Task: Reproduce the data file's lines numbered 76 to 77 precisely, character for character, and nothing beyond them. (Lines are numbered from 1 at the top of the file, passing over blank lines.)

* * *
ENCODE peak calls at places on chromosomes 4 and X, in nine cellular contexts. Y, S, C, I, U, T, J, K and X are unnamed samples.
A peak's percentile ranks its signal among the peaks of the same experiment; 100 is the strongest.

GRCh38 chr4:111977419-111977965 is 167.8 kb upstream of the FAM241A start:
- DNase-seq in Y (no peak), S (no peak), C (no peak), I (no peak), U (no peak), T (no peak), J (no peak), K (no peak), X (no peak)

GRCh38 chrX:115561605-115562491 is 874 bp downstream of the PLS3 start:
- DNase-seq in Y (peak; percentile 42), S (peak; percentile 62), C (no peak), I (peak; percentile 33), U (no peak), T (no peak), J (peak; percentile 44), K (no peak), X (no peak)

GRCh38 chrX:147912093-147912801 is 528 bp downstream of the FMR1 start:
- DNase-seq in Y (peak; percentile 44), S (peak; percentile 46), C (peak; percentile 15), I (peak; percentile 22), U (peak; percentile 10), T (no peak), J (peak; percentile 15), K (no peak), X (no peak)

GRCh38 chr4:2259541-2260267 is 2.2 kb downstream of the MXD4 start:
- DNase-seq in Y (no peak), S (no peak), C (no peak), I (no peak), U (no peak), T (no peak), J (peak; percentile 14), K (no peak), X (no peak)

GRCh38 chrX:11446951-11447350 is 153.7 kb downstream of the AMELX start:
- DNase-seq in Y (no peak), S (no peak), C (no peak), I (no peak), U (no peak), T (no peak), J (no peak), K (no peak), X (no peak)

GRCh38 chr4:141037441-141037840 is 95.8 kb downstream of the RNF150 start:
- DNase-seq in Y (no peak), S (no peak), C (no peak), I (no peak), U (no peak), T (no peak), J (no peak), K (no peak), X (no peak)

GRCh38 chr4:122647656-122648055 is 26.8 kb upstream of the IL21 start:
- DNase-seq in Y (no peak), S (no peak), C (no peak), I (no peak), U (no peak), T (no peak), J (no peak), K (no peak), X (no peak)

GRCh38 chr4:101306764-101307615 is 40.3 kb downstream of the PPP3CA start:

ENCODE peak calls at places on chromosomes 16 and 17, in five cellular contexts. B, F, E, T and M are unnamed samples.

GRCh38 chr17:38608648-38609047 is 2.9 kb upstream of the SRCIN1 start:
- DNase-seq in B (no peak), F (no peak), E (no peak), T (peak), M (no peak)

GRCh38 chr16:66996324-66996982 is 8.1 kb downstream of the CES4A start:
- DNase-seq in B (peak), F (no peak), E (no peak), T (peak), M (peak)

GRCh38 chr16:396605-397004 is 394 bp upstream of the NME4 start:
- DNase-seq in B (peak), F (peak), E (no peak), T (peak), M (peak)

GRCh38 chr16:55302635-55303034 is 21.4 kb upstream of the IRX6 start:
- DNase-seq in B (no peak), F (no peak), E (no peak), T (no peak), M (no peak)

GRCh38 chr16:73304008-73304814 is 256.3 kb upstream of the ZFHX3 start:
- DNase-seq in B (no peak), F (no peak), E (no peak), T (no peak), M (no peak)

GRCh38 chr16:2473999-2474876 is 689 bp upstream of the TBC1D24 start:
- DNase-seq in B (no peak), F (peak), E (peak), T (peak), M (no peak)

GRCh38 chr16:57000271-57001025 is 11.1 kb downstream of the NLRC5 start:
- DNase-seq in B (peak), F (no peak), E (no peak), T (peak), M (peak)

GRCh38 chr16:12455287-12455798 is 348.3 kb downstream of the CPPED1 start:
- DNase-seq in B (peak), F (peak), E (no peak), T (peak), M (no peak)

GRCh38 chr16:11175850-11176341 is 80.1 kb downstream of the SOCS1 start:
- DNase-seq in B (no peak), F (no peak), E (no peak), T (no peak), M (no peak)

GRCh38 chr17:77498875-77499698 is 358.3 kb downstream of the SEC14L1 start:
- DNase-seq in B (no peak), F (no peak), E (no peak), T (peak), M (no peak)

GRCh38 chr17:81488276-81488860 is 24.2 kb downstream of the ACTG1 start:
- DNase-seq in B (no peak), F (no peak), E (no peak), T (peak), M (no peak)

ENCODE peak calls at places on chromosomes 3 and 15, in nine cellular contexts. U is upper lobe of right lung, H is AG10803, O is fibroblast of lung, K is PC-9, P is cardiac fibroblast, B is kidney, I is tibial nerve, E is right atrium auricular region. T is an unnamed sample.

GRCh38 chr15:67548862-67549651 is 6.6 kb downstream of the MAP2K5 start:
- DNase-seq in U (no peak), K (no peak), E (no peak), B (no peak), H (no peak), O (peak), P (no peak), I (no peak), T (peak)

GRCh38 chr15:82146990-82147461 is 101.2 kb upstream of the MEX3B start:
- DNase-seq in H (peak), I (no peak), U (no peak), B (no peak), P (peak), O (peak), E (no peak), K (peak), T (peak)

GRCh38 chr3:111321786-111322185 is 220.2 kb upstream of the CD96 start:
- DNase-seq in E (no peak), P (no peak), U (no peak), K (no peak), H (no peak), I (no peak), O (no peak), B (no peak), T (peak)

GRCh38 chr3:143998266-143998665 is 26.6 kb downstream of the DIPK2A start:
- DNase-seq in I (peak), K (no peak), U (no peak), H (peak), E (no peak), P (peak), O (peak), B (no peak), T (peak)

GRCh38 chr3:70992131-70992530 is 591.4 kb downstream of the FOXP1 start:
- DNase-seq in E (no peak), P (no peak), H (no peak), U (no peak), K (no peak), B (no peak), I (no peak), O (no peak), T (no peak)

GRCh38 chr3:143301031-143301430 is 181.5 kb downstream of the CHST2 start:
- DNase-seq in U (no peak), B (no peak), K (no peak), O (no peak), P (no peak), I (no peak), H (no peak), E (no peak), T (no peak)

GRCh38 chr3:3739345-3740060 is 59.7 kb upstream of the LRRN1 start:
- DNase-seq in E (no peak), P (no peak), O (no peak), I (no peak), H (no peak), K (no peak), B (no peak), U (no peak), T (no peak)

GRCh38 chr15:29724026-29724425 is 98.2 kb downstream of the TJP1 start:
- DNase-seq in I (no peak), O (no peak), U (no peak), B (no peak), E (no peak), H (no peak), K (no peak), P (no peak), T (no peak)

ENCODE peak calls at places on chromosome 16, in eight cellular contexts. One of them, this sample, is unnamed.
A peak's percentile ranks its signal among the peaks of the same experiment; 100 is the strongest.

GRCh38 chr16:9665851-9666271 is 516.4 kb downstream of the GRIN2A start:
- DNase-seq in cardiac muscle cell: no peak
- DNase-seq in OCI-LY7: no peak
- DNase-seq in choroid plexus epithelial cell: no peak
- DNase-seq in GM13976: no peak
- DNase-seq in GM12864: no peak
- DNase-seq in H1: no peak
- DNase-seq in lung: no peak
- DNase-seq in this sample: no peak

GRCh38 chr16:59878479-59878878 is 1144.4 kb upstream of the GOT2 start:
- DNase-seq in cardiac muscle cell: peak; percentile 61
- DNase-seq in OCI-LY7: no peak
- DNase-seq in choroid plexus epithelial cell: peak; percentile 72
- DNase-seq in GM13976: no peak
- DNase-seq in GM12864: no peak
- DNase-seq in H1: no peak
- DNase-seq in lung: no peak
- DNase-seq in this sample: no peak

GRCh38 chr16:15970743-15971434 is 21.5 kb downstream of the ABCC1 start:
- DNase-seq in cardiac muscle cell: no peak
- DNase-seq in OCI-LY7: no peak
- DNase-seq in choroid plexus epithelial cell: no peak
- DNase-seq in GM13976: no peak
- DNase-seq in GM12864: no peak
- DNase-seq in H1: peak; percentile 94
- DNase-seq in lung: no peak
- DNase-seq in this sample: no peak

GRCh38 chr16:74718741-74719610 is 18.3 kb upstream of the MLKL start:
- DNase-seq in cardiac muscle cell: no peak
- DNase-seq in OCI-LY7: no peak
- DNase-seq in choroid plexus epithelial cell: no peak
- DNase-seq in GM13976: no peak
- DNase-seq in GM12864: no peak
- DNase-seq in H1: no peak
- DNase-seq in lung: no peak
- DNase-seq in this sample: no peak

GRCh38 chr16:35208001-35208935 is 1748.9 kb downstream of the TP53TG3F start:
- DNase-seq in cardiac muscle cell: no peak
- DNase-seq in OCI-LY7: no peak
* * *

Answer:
- DNase-seq in lung: no peak
- DNase-seq in this sample: no peak